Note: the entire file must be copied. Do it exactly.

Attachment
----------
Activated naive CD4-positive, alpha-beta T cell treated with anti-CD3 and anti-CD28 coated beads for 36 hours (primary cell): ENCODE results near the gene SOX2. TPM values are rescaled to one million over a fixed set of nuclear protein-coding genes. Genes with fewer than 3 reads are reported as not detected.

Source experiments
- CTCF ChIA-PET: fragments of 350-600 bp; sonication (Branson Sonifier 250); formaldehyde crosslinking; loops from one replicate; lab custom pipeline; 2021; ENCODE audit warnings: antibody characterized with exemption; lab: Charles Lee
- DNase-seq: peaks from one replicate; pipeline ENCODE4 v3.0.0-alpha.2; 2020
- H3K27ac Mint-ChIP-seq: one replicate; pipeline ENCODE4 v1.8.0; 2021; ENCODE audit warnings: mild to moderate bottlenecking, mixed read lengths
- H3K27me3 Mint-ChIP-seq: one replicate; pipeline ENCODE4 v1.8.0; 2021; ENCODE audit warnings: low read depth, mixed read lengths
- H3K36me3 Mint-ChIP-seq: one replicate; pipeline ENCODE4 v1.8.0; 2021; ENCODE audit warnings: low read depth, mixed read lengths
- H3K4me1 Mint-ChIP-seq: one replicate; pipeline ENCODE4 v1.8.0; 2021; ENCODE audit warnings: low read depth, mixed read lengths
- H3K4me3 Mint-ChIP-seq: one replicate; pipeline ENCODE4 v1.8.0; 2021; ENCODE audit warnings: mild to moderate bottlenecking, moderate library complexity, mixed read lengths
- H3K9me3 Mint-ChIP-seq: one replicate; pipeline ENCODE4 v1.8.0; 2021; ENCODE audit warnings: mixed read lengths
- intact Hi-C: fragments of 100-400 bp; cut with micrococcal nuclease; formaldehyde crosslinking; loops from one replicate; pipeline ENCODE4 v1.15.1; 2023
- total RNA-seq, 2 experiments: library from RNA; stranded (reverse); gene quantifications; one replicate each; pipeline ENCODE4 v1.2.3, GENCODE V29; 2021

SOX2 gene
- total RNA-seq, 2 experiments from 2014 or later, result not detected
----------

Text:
Activated naive CD4-positive, alpha-beta T cell treated with anti-CD3 and anti-CD28 coated beads for 36 hours (primary cell): ENCODE results near the gene SOX2. TPM values are rescaled to one million over a fixed set of nuclear protein-coding genes. Genes with fewer than 3 reads are reported as not detected.

Source experiments
- CTCF ChIA-PET: fragments of 350-600 bp; sonication (Branson Sonifier 250); formaldehyde crosslinking; loops from one replicate; lab custom pipeline; 2021; ENCODE audit warnings: antibody characterized with exemption; lab: Charles Lee
- DNase-seq: peaks from one replicate; pipeline ENCODE4 v3.0.0-alpha.2; 2020
- H3K27ac Mint-ChIP-seq: one replicate; pipeline ENCODE4 v1.8.0; 2021; ENCODE audit warnings: mild to moderate bottlenecking, mixed read lengths
- H3K27me3 Mint-ChIP-seq: one replicate; pipeline ENCODE4 v1.8.0; 2021; ENCODE audit warnings: low read depth, mixed read lengths
- H3K36me3 Mint-ChIP-seq: one replicate; pipeline ENCODE4 v1.8.0; 2021; ENCODE audit warnings: low read depth, mixed read lengths
- H3K4me1 Mint-ChIP-seq: one replicate; pipeline ENCODE4 v1.8.0; 2021; ENCODE audit warnings: low read depth, mixed read lengths
- H3K4me3 Mint-ChIP-seq: one replicate; pipeline ENCODE4 v1.8.0; 2021; ENCODE audit warnings: mild to moderate bottlenecking, moderate library complexity, mixed read lengths
- H3K9me3 Mint-ChIP-seq: one replicate; pipeline ENCODE4 v1.8.0; 2021; ENCODE audit warnings: mixed read lengths
- intact Hi-C: fragments of 100-400 bp; cut with micrococcal nuclease; formaldehyde crosslinking; loops from one replicate; pipeline ENCODE4 v1.15.1; 2023
- total RNA-seq, 2 experiments: library from RNA; stranded (reverse); gene quantifications; one replicate each; pipeline ENCODE4 v1.2.3, GENCODE V29; 2021

SOX2 gene
- total RNA-seq, 2 experiments from 2014 or later, result not detected